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Facebook's Most Viewed Article In Early 2021 Raised Doubt About COVID Vaccine

Facebook is defending itself from accusations from the White House and other critics that it's not doing enough to curb health misinformation.
Olivier Douliery
AFP via Getty Images
Facebook is defending itself from accusations from the White House and other critics that it's not doing enough to curb health misinformation.

A news story suggesting the COVID-19 vaccine may have been involved in a doctor's death was the most viewed link on Facebook in the U.S. in the first three months of the year.

But Facebook held back from publishing a report with that information, the company acknowledged on Saturday.

The social media giant prepared the report about the most widely viewed posts on its platform from January through March of 2021, but decided not to publish it "because there were key fixes to the system we wanted to make," spokesperson Andy Stone tweeted on Saturday.

The New York Times first reported the existence of the shelved report on Friday, two days after Facebook published a similar report about top posts from the second quarter. Facebook executives debated about publishing the earlier report but decided to withhold it over concerns it would make the company look bad, the Times reported.

Facebook has come under pressure from the Biden administration and other critics who argue it hasn't done enough to curb the spread of misinformation about the pandemic and vaccines.

"We're guilty of cleaning up our house a bit before we invited company. We've been criticized for that; and again, that's not unfair," Stone wrote on Saturday. He said the company had decided to release the previously unpublished first-quarter report because of the interest it had sparked.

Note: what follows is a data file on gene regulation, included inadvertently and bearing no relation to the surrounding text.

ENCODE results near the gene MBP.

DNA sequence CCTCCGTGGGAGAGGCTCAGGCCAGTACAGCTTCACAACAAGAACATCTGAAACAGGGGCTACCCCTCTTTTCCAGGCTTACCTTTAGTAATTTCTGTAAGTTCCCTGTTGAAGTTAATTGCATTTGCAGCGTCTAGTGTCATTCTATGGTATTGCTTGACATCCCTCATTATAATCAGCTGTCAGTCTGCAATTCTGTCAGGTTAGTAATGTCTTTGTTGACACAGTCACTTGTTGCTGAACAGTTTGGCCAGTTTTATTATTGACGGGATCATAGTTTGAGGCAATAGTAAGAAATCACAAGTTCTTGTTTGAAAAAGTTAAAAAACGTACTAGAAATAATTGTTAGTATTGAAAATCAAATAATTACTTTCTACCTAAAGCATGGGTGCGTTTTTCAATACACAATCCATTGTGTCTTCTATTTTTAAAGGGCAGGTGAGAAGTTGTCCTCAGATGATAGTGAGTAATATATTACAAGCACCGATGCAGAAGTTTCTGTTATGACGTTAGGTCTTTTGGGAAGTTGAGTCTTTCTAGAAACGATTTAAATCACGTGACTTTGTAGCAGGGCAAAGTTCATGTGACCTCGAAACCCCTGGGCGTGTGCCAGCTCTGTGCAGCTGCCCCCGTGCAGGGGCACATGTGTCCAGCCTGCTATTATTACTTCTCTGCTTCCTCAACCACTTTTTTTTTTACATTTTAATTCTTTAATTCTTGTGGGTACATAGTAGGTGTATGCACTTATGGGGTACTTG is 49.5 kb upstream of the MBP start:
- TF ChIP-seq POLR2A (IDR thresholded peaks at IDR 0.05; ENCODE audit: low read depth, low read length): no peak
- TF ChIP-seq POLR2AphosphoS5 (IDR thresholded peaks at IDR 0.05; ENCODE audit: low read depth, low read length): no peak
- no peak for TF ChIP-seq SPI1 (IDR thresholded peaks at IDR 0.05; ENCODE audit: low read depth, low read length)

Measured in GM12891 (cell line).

But Stone also emphasized that the article raising questions about possible connections between the vaccine and death illustrated "just how difficult it is to define misinformation."

While Facebook bars posts that contain false information about COVID and vaccines or that discourage people from getting vaccinated, it takes the position that it's more effective to allow people to discuss potential risks and questions about health, rather than banning such content.

The article, written by the South Florida Sun Sentinel and republished by the Chicago Tribune, was headlined "A 'healthy' doctor died two weeks after getting a COVID-19 vaccine; CDC is investigating why." The article was factual. When it was originally published in January, it noted that no link had been found between the shot and the Miami doctor's death. (The page now carries an update from April saying the medical examiner said there wasn't enough evidence to conclude whether the vaccine played a role in the doctor's death.)

Many news outlets covered the story, but the Tribune link gained the most traction on Facebook: it was viewed by nearly 54 million U.S. users between January and March, according to the company's report.

Experts who study online platforms say these kinds of stories present challenges for social media companies, because while they do not break the platforms' rules against posting false information about COVID and vaccines, they are often used by anti-vaccination advocates to advance misleading narratives and fuel doubt in vaccines.

The Tribune link was shared on the social network by several accounts that regularly raise doubts about vaccination, according to Crowdtangle, a research tool owned by Facebook.

In March, NPR found that on almost half of all the days so far in 2021, a story about someone dying after receiving a vaccine shot was among the most popular vaccine-related articles on social media, according to data from the media intelligence company NewsWhip. The Tribune link about the Florida doctor topped that list.

Editor's note: Facebook is among NPR's financial supporters.

Copyright 2021 NPR. To see more, visit https://www.npr.org.

Shannon Bond is a business correspondent at NPR, covering technology and how Silicon Valley's biggest companies are transforming how we live, work and communicate.